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If you haven’t already tried kombucha, you’ve likely at least heard about it—even if you aren’t totally sure what kombucha is. Popping up all over health food stores and making its way into nearly every influencer’s daily routine, kombucha tea is officially a trendy wellness drink—but does it really have as many health and beauty benefits as its fans claim? And is drinking it regularly even healthy at all? Because really, between your regular skin care routine, vowing to get more sleep, following a healthy diet, and participating in regular exercise, do you really need to add another item to your wellness roster? We dug into the scientific research on kombucha to sort out fact from fiction and find out whether or not you should drink up.
First off, what on Earth is kombucha? This dark-tinted, fizzy drink is actually fermented tea (typically green or black teas) and sugar, according to the Cleveland Clinic. The fermentation process leaves the drink ripe with probiotics, similar to other fermented foods like yogurt, kefir, and sauerkraut. It is these probiotics that are responsible for many, if not all, of kombucha’s benefit claims. And although it’s sometimes called mushroom tea, it doesn’t contain any mushrooms. Rather, according to the Mayo Clinic, it gets this nickname because the colony that grows on top of the tea during the fermentation process resembles a mushroom.
So, kombucha tea supposedly contains all of these beneficial probiotics, but what about the taste? Different people will tell you different things—some love it, and others recoil at the taste, per the Cleveland Clinic. It’s a mix of slightly sweet and slightly acidic, but beyond that, you’ll just have to try it out for yourself to find out whether or not you like it.
Is kombucha good for you? According to the Mayo Clinic, kombucha lovers claim that this fizzy drink helps maintain a healthy lifestyle for those with health-related concerns. However, most of these health claims are not supported by scientific research. Still, there is some research that provides some promise that kombucha may offer limited health benefits. Per the Mayo Clinic, limited evidence has shown that kombucha may offer similar benefits as probiotic supplements. According to the Cleveland Clinic, it’s likely that the benefits of kombucha can be attributed to the polyphenols that the tea contains. Polyphenols are antioxidants, a substance that reduces damage due to oxygen, such as that caused by free radicals.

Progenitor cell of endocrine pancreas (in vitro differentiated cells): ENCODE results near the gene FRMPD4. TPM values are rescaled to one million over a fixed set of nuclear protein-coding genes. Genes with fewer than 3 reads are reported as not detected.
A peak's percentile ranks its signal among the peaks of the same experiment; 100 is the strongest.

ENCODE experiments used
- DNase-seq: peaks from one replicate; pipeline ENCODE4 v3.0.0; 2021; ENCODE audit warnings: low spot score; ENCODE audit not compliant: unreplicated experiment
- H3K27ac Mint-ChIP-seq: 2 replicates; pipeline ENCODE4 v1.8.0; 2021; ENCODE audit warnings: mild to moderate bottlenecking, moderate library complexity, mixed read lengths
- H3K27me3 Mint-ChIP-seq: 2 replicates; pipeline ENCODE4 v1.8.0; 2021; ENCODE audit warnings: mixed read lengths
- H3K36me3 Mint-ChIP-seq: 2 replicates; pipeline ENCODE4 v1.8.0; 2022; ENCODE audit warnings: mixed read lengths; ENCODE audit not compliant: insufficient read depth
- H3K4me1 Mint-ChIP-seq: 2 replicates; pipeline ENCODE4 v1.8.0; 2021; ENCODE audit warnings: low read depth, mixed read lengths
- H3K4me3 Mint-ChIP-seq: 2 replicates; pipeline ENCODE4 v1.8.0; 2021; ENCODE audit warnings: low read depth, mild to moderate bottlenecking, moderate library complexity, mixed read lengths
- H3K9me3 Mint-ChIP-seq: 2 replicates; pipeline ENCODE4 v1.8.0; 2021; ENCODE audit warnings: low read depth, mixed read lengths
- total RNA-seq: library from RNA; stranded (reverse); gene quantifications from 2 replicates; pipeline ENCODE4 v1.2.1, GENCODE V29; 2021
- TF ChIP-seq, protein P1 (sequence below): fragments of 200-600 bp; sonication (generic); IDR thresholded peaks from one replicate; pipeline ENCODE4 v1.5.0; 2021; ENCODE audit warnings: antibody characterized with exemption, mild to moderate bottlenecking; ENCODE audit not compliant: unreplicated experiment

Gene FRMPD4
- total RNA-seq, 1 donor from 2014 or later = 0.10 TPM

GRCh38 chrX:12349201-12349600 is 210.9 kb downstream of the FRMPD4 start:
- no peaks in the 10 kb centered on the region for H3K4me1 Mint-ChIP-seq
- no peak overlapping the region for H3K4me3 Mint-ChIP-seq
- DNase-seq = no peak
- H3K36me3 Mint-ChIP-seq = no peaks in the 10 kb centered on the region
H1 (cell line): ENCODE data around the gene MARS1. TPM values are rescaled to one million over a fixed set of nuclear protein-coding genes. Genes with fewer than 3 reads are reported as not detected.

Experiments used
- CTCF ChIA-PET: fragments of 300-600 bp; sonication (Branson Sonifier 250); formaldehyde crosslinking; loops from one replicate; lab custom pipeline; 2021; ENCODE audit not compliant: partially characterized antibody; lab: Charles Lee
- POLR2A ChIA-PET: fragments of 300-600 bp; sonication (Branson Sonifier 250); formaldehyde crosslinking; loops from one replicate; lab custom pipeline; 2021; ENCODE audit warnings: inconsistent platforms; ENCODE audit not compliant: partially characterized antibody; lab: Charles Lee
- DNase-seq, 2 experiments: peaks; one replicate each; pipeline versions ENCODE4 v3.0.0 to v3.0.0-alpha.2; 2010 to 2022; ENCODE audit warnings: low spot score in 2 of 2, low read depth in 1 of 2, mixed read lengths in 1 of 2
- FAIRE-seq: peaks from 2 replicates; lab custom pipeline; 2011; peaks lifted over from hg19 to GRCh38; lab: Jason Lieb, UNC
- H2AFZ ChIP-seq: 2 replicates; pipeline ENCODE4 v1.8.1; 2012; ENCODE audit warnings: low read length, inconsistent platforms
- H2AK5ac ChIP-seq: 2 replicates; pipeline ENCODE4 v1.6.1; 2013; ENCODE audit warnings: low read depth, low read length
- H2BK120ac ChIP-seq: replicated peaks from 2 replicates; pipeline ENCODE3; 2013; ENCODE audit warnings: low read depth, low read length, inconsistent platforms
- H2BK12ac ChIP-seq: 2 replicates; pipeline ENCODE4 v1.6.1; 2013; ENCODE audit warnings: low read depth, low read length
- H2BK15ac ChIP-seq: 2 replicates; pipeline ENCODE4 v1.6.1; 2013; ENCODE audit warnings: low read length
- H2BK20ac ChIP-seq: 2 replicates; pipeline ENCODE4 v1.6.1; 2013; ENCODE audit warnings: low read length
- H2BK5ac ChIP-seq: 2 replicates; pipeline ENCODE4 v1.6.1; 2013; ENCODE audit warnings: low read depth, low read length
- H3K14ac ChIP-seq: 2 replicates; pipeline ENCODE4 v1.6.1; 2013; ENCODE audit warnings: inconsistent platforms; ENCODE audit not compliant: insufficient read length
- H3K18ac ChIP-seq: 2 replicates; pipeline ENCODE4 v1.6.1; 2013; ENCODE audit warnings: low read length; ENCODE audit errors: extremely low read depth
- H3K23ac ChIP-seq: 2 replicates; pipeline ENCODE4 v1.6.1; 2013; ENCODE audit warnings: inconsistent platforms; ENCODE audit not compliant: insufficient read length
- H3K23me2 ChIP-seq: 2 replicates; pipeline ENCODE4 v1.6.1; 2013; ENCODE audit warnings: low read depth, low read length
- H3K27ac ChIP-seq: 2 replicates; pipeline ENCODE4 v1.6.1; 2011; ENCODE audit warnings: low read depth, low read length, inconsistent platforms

Kombucha also contains B vitamins and some essential minerals and organic acids. Still, there just hasn’t been enough quality research to support the hype behind kombucha, including its purported health benefits. That’s not to say they aren’t potentially real, but perhaps they just aren’t as miraculous as kombucha enthusiasts would have you believe.
Again here, research is limited—but there is some good news. Per the Cleveland Clinic, kombucha is rich in probiotics, and according to new research published by the American Academy of Dermatology (AAD), probiotics aren’t just beneficial for digestive health. It turns out that they can also help with the appearance of skin. What is it about probiotics that benefits the look of skin? According to the AAD, probiotics may help against isolated incidents of inflammation, redness, and bumps. When applied topically, probiotics can help keep harmful bacteria from irritating the skin.
Researchers are still studying how probiotics should be used—either applied topically or taken orally—for best results, which means more research is required to know whether or not consuming drinks such as kombucha can play any beneficial role in your skin care routine. So, if you are curious about kombucha, just keep in mind that more research needs to be done to determine if it offers any health or beauty benefits.
Next: What Is the Skin’s Microbiome?
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